The following morning the weather grew worse. Stas decided to stay in the apartment, and I went wandering around the city with my camera. The streets were empty although the rain was gentle. I passed the cathedral and went down to the Old town quarters: narrow streets, small houses standing close to each other, very few people in the streets. Some say that it is not safe to wander along here, but I found this quarter quite friendly. Many buildings are decorated with Azulejos — white and blue coloured tin-glazed ceramic tilework. These techniques were adopted by Portugal from Spaniards at the Moorish period. The mild climate of the country allows using this kind of ceramics not only for decoration of the interiors, but also for the exteriors of whole buildings. For example, the famous Capela das Almas, also widely known as the Saint Catherine Chapel, in 1929 was decorated with Azulejos illustrating the life of Saint Francis of Assisi and Saint Catherine. Around 16,000 tiles were used for this purpose.
Several truly old trams, which haven't changed since 1872, passed me by. What a genuine time machine! Interiors of trams feature wood and brass. And there is a special rope that you need to pull in order to inform of the stop.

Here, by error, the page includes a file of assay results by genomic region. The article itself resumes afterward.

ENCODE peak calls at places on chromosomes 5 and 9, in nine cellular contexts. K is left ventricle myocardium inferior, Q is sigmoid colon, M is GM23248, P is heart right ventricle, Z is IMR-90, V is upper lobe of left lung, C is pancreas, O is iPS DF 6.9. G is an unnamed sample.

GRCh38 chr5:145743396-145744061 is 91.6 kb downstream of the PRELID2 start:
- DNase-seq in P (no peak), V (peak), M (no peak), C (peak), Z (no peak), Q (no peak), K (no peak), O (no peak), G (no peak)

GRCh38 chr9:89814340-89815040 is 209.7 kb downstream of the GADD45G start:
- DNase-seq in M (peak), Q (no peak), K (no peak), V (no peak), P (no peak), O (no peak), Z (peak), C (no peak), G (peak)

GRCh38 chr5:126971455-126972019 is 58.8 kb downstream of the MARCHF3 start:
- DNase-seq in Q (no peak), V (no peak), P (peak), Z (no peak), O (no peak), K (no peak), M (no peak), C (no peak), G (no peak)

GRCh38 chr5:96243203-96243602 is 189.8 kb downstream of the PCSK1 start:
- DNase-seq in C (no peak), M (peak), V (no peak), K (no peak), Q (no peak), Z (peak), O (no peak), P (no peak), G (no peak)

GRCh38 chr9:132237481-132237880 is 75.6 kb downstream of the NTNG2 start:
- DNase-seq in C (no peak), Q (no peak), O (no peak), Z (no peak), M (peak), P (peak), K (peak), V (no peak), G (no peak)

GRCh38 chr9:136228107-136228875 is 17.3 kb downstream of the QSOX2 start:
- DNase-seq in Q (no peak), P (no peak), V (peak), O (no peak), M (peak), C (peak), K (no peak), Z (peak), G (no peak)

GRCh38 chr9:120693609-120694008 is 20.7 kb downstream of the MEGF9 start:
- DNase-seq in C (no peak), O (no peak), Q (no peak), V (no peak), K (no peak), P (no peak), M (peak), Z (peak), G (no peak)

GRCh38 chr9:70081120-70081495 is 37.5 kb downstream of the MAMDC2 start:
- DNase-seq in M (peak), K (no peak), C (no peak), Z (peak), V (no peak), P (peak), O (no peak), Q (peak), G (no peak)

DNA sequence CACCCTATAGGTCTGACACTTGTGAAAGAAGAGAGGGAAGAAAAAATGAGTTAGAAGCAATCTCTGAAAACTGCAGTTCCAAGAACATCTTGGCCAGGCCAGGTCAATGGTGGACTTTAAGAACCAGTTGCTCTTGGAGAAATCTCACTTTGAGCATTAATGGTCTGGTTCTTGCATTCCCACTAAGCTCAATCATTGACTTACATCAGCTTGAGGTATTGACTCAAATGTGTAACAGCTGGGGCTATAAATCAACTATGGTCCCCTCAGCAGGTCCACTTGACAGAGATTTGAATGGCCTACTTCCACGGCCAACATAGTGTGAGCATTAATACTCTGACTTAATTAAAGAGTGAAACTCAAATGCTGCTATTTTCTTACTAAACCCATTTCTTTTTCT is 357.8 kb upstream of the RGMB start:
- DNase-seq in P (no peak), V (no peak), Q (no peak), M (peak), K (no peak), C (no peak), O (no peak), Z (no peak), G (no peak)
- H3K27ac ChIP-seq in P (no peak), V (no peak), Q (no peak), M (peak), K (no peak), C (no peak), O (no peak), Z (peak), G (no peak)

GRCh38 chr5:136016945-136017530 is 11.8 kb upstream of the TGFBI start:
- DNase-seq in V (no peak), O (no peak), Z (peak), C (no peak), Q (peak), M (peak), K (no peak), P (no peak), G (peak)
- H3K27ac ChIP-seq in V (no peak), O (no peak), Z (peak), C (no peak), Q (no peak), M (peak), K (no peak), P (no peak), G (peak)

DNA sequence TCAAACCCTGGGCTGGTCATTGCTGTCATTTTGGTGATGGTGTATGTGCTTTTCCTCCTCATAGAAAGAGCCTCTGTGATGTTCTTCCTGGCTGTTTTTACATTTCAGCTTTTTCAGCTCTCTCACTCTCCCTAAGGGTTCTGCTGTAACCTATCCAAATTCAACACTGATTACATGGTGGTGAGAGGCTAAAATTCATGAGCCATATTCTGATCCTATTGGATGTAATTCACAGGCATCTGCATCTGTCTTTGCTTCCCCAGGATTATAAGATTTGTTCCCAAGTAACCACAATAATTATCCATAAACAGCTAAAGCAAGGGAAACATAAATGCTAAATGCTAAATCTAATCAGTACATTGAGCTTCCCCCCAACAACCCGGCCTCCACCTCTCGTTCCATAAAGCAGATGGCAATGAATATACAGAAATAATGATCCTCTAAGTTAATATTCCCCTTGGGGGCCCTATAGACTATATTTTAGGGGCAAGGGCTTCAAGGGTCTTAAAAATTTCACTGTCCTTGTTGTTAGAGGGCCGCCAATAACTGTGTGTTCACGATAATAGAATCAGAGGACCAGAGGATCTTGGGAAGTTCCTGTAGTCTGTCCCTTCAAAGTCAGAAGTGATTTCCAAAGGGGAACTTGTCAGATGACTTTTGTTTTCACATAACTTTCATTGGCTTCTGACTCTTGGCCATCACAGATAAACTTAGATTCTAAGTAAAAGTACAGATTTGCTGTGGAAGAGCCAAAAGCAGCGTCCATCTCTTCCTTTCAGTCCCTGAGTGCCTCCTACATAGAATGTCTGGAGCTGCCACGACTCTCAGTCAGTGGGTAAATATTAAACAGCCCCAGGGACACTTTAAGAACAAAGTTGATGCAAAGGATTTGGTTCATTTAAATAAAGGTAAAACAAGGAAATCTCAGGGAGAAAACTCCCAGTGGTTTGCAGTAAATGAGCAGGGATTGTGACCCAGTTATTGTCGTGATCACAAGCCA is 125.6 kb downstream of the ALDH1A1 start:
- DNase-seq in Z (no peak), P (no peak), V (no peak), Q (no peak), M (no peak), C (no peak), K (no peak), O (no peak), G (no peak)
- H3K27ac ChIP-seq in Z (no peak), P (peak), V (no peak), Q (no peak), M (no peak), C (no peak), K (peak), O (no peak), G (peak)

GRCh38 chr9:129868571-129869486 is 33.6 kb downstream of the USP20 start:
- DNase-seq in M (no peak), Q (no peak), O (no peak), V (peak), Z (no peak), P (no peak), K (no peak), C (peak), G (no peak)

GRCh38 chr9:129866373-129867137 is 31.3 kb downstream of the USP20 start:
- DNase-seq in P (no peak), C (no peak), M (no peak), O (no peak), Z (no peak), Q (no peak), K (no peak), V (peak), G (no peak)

One more legendary unique feature of Porto, in addition to trams and tiles, is port wine. In Russia the reputation of this beverage was significantly damaged because of a disgusting drink of awful quality and having nothing to do with the real port wine had been on sale under this name for a long time. The genuine port wine is born in the Douro Valley, a special guarantee label on a bottle certifies it. 165 grape varieties are grown here, and only 29 of them are recommended for producing of port wine. Although the city of Porto gave the name for this wine, the barrels with this legendary beverage are stored in the vaults in Vila Nova de Gaia — on the other bank of the river.